To determine the interaction between qAwn4 and qAwn9, four homozygous genotypes (G11, G13, G31, and G33) from the BC1F2 population were selected using three markers (RM252 for qAwn4 and RM201 and RM24751 for qAwn9). G11 was homozygous for Milyang23 at qAwn4 and qAwn9, whereas G13 was homozygous for Milyang23 at qAwn4 and O. minuta at qAwn9. In addition, G31 was homozygous for Hwaseong at qAwn4 and Milyang23 at qAwn9, and G33 was homozygous for Hwaseong at qAwn4 and O. minuta at qAwn9. For each genotype G11, G13, G31, and G33, ten BC1F2 plants were selected to account for possible background effects. Moreover, the awn length of ten BC1F3 lines (21 plants per line) in each group was evaluated to confirm the genetic interactions (Fig. 2C).
DNA Extraction and Genotype Analysis
Total DNA was extracted from fresh leaves using the CTAB method described by (Murray and Thompson 1980). The polymerase chain reactions (PCR) were carried out in a 15-μL reaction volume containing 2-μL of diluted genomic DNA, 0.15-μL of 5.0 U/μL Taq DNA polymerase (Elpis), 1.5-μLl of dNTP Mix (2.5 uM each), 1.5-μL of Primers mix (10 pmol/μL), 1.5-μL of 10X PCR buffer, and 8.35 μL of ddH2O. The amplified products were electrophoresed on a 3% high-resolution MetaPhor agarose gel (Lonzan, Rockland, ME, USA) or a 4% polyacrylamide denaturing gel, depending on the band separation of the markers. The same procedure was used for genotyping all materials in this study. Markers used to analyze the two awn QTLs, and fine-map qAwn9 are described (Additional file 2: Table S1).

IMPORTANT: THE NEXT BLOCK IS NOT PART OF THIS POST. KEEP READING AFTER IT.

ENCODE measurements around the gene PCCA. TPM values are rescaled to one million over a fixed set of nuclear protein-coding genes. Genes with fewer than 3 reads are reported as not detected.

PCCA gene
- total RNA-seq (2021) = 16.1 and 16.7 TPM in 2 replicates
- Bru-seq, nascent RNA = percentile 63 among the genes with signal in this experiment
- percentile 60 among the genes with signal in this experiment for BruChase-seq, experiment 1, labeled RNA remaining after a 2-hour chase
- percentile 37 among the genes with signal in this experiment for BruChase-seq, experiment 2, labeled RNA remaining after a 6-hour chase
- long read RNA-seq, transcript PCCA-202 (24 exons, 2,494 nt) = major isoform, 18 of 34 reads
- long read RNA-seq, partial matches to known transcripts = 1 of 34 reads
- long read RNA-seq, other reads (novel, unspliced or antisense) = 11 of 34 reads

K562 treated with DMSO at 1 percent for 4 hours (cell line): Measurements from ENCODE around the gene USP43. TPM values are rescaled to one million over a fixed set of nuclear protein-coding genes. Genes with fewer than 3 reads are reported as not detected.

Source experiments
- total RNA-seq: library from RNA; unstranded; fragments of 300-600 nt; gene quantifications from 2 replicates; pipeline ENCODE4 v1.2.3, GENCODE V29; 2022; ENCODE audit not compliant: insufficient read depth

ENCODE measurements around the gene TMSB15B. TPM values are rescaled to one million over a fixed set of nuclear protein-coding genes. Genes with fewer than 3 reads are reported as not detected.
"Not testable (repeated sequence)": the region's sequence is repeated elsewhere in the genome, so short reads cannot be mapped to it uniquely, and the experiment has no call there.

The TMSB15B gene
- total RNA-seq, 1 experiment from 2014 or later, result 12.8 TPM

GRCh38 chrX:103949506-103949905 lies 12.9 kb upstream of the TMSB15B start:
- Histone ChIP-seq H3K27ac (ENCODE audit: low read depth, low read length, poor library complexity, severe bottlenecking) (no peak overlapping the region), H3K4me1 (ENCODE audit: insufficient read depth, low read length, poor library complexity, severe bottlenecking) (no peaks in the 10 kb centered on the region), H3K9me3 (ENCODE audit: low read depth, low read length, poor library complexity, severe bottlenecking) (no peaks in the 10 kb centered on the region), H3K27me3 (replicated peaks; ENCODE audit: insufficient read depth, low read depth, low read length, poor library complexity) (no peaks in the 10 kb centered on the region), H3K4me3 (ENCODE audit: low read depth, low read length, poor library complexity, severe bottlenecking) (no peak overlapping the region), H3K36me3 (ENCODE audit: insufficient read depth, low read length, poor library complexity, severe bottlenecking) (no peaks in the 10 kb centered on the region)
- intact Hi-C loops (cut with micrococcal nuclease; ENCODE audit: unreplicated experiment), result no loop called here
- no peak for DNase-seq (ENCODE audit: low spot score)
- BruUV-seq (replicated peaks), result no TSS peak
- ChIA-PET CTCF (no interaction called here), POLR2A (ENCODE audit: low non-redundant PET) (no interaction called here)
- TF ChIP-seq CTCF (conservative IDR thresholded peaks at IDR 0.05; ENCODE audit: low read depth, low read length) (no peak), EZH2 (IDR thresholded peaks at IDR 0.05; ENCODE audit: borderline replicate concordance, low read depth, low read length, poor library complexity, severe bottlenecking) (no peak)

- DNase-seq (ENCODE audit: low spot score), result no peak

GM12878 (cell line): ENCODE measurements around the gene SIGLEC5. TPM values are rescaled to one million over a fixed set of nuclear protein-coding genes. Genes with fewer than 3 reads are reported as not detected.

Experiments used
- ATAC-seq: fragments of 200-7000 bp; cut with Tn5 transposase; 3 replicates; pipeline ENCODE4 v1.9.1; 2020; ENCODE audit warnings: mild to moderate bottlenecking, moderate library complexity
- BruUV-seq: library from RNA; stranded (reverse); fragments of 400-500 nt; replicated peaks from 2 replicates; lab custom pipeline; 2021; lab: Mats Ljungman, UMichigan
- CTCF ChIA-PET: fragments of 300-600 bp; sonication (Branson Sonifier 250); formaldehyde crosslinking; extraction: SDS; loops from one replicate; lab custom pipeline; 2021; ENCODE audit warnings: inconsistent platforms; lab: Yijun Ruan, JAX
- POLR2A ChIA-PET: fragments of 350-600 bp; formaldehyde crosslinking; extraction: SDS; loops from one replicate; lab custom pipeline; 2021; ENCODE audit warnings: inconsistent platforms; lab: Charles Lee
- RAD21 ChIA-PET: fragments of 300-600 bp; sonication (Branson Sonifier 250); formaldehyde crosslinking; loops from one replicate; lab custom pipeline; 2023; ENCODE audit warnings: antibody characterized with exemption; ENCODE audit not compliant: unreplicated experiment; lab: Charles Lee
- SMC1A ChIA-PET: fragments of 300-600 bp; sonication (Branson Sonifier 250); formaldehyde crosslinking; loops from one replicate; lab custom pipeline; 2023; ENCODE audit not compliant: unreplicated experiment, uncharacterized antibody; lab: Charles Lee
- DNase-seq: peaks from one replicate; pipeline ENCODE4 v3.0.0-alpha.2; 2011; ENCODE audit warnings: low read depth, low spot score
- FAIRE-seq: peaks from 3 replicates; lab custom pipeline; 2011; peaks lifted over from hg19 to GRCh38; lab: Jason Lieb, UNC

Genome-Wide Association Study (GWAS)